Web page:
Samyang 8mm f/2.8 Fisheye as a first lens: big mistake or fun way to start?

Started May 1, 2013 | Questions thread
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Yann33 New Member • Posts: 2
Samyang 8mm f/2.8 Fisheye as a first lens: big mistake or fun way to start?

i bought the NEX F-3 with kit lens 18-55mm last year and i instantly fell in love, it being my first camera that wasn't a point and shoot.

a year later, i am now thinking about buying a new lens. basically i'm leaning towards the Samyang 8mm f/2.8 Fisheye lens, but if the cons outweigh the pros i would get the Sony SEL 35mm f/1.8

i am aware that you can't really compare a fisheye lens to others lenses, and that much of the decision to buy a fisheye will depend on whether you like the perspective it brings, but i'm still trying to weigh the pros and cons, and those two lenses are the ones that fit my budget - given the UK's import tax, the best i could find was the Samyang for £220 ($340) and the SEL35F18 for £330 ($513).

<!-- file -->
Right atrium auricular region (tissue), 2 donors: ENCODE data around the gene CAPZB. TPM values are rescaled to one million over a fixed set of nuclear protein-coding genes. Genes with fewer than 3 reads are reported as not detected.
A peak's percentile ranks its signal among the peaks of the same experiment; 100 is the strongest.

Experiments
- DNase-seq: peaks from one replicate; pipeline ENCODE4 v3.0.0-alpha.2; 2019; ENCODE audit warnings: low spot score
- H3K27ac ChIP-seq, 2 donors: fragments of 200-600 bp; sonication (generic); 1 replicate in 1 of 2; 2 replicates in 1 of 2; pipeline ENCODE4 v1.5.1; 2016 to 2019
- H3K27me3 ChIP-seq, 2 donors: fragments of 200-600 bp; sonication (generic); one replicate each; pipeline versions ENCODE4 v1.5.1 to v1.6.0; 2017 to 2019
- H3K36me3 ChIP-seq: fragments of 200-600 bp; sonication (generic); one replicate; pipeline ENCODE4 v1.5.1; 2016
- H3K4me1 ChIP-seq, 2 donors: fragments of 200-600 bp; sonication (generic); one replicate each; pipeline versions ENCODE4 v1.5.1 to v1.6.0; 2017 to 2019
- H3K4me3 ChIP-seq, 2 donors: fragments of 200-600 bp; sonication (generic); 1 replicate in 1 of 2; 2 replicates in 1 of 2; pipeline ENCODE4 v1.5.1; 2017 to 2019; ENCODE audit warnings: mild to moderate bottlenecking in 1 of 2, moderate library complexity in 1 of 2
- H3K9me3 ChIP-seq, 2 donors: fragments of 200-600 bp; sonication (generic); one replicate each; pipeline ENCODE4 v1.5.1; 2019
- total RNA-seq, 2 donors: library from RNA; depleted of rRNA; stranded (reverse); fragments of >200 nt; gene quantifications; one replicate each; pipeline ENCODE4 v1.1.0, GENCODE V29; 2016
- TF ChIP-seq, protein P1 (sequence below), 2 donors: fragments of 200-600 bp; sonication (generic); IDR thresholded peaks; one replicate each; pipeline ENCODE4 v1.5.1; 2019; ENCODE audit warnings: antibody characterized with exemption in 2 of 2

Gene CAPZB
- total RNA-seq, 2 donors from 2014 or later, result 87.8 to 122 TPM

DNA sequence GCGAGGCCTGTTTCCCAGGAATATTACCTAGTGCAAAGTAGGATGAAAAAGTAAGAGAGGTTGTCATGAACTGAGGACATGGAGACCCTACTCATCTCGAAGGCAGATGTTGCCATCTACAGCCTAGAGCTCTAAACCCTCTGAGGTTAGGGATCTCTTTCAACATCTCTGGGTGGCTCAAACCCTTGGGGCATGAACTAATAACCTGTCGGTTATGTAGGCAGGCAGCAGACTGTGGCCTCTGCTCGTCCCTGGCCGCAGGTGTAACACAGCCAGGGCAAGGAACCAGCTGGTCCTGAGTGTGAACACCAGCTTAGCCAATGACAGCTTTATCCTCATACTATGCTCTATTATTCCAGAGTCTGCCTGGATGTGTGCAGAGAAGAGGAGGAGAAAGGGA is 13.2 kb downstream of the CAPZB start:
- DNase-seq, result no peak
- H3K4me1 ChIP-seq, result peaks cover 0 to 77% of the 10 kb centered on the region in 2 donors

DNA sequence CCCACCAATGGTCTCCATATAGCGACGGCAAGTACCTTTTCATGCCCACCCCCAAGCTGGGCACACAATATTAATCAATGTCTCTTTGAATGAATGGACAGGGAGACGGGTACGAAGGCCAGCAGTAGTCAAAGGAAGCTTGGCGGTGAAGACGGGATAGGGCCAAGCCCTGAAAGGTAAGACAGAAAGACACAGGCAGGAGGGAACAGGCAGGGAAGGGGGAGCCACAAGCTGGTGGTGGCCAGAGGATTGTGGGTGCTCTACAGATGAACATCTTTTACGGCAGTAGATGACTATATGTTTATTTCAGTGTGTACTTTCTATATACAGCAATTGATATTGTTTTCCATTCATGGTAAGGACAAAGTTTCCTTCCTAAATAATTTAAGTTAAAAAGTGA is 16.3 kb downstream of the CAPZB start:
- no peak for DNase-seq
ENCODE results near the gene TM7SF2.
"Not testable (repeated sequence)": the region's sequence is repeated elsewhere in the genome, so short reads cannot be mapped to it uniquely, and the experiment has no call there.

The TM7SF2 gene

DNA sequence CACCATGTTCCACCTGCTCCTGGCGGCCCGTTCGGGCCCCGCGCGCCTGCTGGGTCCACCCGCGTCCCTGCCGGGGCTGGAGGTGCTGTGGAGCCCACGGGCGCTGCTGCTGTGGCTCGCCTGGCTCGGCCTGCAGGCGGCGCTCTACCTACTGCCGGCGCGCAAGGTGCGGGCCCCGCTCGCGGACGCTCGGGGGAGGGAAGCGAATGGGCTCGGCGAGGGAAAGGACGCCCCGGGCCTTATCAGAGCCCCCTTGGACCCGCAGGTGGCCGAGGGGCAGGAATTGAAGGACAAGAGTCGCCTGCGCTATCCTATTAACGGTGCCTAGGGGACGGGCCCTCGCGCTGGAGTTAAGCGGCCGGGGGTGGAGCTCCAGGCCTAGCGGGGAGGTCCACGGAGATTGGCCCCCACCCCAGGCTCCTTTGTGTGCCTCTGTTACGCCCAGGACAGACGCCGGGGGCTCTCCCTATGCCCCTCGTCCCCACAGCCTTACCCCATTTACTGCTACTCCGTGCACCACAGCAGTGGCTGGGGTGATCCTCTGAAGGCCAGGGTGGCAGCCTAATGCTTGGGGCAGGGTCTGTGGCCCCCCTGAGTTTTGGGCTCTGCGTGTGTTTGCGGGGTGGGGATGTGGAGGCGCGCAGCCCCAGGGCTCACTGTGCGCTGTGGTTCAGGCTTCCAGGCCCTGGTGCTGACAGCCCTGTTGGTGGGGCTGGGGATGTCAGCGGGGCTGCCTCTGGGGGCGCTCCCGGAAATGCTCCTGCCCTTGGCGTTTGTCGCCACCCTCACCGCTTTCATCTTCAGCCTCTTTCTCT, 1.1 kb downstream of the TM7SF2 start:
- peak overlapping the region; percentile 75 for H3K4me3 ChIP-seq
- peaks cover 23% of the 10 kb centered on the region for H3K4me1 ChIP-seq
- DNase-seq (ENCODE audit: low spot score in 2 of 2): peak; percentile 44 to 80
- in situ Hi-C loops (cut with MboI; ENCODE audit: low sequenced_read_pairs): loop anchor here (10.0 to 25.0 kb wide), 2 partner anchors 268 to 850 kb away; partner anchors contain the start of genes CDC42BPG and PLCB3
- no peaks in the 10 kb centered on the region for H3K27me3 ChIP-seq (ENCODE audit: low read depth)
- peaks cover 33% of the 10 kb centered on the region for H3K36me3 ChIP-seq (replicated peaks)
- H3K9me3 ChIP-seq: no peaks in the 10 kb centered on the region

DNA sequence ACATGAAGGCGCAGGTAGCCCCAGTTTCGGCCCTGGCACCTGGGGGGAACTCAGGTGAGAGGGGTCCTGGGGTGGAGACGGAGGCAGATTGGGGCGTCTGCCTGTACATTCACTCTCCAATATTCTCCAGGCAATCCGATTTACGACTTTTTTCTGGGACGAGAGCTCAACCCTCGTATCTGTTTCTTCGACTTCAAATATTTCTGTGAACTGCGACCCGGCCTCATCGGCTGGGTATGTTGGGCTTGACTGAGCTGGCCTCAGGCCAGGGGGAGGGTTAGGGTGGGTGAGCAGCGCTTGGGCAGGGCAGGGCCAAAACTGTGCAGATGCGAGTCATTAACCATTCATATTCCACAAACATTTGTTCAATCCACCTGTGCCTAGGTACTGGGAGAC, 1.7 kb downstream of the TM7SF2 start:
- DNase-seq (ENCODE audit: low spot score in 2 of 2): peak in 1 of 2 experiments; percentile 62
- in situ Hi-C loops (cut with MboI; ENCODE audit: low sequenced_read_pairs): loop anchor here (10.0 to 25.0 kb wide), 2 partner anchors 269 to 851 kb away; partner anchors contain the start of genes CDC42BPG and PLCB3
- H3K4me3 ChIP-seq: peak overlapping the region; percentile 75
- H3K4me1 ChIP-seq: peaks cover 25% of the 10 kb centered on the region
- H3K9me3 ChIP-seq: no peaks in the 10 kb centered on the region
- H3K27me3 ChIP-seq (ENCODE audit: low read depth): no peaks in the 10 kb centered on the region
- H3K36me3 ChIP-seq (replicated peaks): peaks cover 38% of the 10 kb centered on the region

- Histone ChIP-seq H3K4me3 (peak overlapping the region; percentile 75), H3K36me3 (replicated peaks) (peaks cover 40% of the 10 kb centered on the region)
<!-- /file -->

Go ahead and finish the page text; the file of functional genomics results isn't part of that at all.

from reading a few reviews and user comments, this is what i have found so far:

Samyang pros:very well built, great depth of field, good quality pictures, sharp and great contrast, and its pretty cheap, so its great value for money + it looks kind of 'retro'

Samyang cons: nothing really, except that you eventually get tired of the fisheye perspective

SEL35F18 pros: very good low-light performance helped by OSS for long exposure shots, smooth bokeh, fast and accurate autofocus, great sharpness

SEL35F18 cons: at wide open, vignetting and chromatic aberrations not well controlled, more expensive

my use would primarily be for street photography and landscapes, day as well as night - i personally find the fisheye effect interesting, but i also enjoy shooting with focus on closer subjects and getting nice bokehs. i don't take that many portraits, so the fisheye wouldn't be that crippling.

would the 8mm f/2.8 Fisheye be able to do bokehs? and do you think getting a fisheye lens as a first step is a mistake, and that people usually get tired of the effect very fast? is autofocus and the move from f/2.8 to f/1.8 worth the $170 bump in price?

i read that it's fun to use, and i thought that being manual, it would also introduce me to setting the aperture right for the snaps i want to take...

any thoughts?


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